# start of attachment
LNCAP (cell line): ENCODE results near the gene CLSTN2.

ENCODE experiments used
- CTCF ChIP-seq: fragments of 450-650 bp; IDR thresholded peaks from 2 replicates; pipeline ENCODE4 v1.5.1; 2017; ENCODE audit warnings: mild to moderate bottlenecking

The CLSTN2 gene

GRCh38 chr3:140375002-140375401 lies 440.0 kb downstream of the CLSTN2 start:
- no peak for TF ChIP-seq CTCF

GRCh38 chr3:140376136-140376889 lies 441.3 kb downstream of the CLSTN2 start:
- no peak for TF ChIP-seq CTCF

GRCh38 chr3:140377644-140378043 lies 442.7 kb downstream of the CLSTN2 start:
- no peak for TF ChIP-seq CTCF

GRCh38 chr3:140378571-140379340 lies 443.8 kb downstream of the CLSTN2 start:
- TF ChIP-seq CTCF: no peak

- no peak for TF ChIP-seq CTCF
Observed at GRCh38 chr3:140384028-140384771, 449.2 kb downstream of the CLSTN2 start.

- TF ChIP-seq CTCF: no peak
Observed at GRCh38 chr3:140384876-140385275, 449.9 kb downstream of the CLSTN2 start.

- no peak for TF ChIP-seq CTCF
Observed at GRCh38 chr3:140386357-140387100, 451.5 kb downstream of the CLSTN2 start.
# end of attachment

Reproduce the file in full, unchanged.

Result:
LNCAP (cell line): ENCODE results near the gene CLSTN2.

ENCODE experiments used
- CTCF ChIP-seq: fragments of 450-650 bp; IDR thresholded peaks from 2 replicates; pipeline ENCODE4 v1.5.1; 2017; ENCODE audit warnings: mild to moderate bottlenecking

The CLSTN2 gene

GRCh38 chr3:140375002-140375401 lies 440.0 kb downstream of the CLSTN2 start:
- no peak for TF ChIP-seq CTCF

GRCh38 chr3:140376136-140376889 lies 441.3 kb downstream of the CLSTN2 start:
- no peak for TF ChIP-seq CTCF

GRCh38 chr3:140377644-140378043 lies 442.7 kb downstream of the CLSTN2 start:
- no peak for TF ChIP-seq CTCF

GRCh38 chr3:140378571-140379340 lies 443.8 kb downstream of the CLSTN2 start:
- TF ChIP-seq CTCF: no peak

- no peak for TF ChIP-seq CTCF
Observed at GRCh38 chr3:140384028-140384771, 449.2 kb downstream of the CLSTN2 start.

- TF ChIP-seq CTCF: no peak
Observed at GRCh38 chr3:140384876-140385275, 449.9 kb downstream of the CLSTN2 start.

- no peak for TF ChIP-seq CTCF
Observed at GRCh38 chr3:140386357-140387100, 451.5 kb downstream of the CLSTN2 start.